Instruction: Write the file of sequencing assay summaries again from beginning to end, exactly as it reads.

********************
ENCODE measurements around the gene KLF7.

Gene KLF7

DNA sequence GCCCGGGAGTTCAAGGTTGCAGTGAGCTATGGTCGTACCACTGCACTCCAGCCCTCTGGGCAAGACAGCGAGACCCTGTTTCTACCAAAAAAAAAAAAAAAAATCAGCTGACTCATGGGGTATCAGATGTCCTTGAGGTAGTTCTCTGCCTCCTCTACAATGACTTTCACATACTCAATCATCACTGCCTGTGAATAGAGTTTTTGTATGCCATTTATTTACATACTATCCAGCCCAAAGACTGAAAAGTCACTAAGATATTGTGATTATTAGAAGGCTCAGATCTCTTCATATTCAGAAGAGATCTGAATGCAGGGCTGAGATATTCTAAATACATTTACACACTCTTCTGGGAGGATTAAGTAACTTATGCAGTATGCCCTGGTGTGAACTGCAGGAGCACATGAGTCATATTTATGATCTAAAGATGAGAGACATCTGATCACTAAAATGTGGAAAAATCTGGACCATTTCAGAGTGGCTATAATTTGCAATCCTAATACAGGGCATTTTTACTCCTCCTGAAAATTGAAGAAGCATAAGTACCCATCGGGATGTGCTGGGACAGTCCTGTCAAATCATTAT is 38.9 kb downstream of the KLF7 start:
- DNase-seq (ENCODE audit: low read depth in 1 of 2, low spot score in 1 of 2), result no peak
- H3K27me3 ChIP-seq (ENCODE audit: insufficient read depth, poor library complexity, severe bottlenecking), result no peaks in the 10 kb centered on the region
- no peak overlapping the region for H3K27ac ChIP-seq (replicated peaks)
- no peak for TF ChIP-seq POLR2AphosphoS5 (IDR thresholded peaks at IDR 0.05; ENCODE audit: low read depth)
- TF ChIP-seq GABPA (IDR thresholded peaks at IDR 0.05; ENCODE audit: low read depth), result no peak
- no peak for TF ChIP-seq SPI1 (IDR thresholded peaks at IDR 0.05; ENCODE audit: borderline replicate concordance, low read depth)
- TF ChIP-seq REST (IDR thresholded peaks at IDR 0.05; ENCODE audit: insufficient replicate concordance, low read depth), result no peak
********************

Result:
ENCODE measurements around the gene KLF7.

Gene KLF7

DNA sequence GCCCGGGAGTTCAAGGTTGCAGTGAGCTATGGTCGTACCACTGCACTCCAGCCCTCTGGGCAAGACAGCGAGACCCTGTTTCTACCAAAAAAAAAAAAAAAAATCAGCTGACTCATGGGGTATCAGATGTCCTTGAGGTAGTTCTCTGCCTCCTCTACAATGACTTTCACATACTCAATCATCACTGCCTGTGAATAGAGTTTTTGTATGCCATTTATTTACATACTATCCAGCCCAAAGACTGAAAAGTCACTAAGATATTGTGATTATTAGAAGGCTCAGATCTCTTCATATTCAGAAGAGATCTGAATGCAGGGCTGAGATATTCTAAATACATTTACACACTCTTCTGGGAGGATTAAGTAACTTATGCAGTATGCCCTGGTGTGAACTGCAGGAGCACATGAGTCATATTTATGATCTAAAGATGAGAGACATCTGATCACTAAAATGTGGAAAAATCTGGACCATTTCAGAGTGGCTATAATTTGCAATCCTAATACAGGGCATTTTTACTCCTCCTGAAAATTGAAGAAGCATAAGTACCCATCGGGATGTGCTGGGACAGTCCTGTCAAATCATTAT is 38.9 kb downstream of the KLF7 start:
- DNase-seq (ENCODE audit: low read depth in 1 of 2, low spot score in 1 of 2), result no peak
- H3K27me3 ChIP-seq (ENCODE audit: insufficient read depth, poor library complexity, severe bottlenecking), result no peaks in the 10 kb centered on the region
- no peak overlapping the region for H3K27ac ChIP-seq (replicated peaks)
- no peak for TF ChIP-seq POLR2AphosphoS5 (IDR thresholded peaks at IDR 0.05; ENCODE audit: low read depth)
- TF ChIP-seq GABPA (IDR thresholded peaks at IDR 0.05; ENCODE audit: low read depth), result no peak
- no peak for TF ChIP-seq SPI1 (IDR thresholded peaks at IDR 0.05; ENCODE audit: borderline replicate concordance, low read depth)
- TF ChIP-seq REST (IDR thresholded peaks at IDR 0.05; ENCODE audit: insufficient replicate concordance, low read depth), result no peak